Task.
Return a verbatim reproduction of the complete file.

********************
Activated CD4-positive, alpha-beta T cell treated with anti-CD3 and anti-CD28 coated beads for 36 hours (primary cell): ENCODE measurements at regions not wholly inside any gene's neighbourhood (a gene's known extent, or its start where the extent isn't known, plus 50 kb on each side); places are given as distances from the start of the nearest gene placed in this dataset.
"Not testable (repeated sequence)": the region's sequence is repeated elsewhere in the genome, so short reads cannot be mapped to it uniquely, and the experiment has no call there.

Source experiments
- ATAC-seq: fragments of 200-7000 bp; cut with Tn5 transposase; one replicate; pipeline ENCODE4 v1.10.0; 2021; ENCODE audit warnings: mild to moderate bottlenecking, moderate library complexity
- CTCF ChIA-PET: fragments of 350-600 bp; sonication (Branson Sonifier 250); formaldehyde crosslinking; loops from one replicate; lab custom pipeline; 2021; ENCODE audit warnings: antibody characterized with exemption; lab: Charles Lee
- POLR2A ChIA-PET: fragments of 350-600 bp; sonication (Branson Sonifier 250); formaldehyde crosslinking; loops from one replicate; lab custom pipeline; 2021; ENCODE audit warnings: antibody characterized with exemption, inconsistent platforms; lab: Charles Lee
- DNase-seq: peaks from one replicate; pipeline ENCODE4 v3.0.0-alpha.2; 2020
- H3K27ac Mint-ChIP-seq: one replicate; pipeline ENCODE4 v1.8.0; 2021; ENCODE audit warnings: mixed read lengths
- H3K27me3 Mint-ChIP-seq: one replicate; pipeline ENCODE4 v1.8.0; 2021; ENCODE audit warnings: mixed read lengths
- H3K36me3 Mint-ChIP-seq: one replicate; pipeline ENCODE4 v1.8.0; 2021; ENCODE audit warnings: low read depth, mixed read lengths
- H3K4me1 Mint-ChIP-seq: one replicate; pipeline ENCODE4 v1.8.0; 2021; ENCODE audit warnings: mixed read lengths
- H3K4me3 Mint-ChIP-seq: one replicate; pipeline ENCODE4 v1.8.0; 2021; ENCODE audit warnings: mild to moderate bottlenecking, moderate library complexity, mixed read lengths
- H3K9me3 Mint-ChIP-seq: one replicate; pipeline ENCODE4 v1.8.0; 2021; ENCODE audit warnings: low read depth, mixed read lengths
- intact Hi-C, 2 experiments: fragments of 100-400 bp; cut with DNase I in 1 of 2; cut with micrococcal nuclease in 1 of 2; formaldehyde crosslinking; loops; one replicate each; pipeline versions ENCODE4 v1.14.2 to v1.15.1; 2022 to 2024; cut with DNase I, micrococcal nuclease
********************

Activated CD4-positive, alpha-beta T cell treated with anti-CD3 and anti-CD28 coated beads for 36 hours (primary cell): ENCODE measurements at regions not wholly inside any gene's neighbourhood (a gene's known extent, or its start where the extent isn't known, plus 50 kb on each side); places are given as distances from the start of the nearest gene placed in this dataset.
"Not testable (repeated sequence)": the region's sequence is repeated elsewhere in the genome, so short reads cannot be mapped to it uniquely, and the experiment has no call there.

Source experiments
- ATAC-seq: fragments of 200-7000 bp; cut with Tn5 transposase; one replicate; pipeline ENCODE4 v1.10.0; 2021; ENCODE audit warnings: mild to moderate bottlenecking, moderate library complexity
- CTCF ChIA-PET: fragments of 350-600 bp; sonication (Branson Sonifier 250); formaldehyde crosslinking; loops from one replicate; lab custom pipeline; 2021; ENCODE audit warnings: antibody characterized with exemption; lab: Charles Lee
- POLR2A ChIA-PET: fragments of 350-600 bp; sonication (Branson Sonifier 250); formaldehyde crosslinking; loops from one replicate; lab custom pipeline; 2021; ENCODE audit warnings: antibody characterized with exemption, inconsistent platforms; lab: Charles Lee
- DNase-seq: peaks from one replicate; pipeline ENCODE4 v3.0.0-alpha.2; 2020
- H3K27ac Mint-ChIP-seq: one replicate; pipeline ENCODE4 v1.8.0; 2021; ENCODE audit warnings: mixed read lengths
- H3K27me3 Mint-ChIP-seq: one replicate; pipeline ENCODE4 v1.8.0; 2021; ENCODE audit warnings: mixed read lengths
- H3K36me3 Mint-ChIP-seq: one replicate; pipeline ENCODE4 v1.8.0; 2021; ENCODE audit warnings: low read depth, mixed read lengths
- H3K4me1 Mint-ChIP-seq: one replicate; pipeline ENCODE4 v1.8.0; 2021; ENCODE audit warnings: mixed read lengths
- H3K4me3 Mint-ChIP-seq: one replicate; pipeline ENCODE4 v1.8.0; 2021; ENCODE audit warnings: mild to moderate bottlenecking, moderate library complexity, mixed read lengths
- H3K9me3 Mint-ChIP-seq: one replicate; pipeline ENCODE4 v1.8.0; 2021; ENCODE audit warnings: low read depth, mixed read lengths
- intact Hi-C, 2 experiments: fragments of 100-400 bp; cut with DNase I in 1 of 2; cut with micrococcal nuclease in 1 of 2; formaldehyde crosslinking; loops; one replicate each; pipeline versions ENCODE4 v1.14.2 to v1.15.1; 2022 to 2024; cut with DNase I, micrococcal nuclease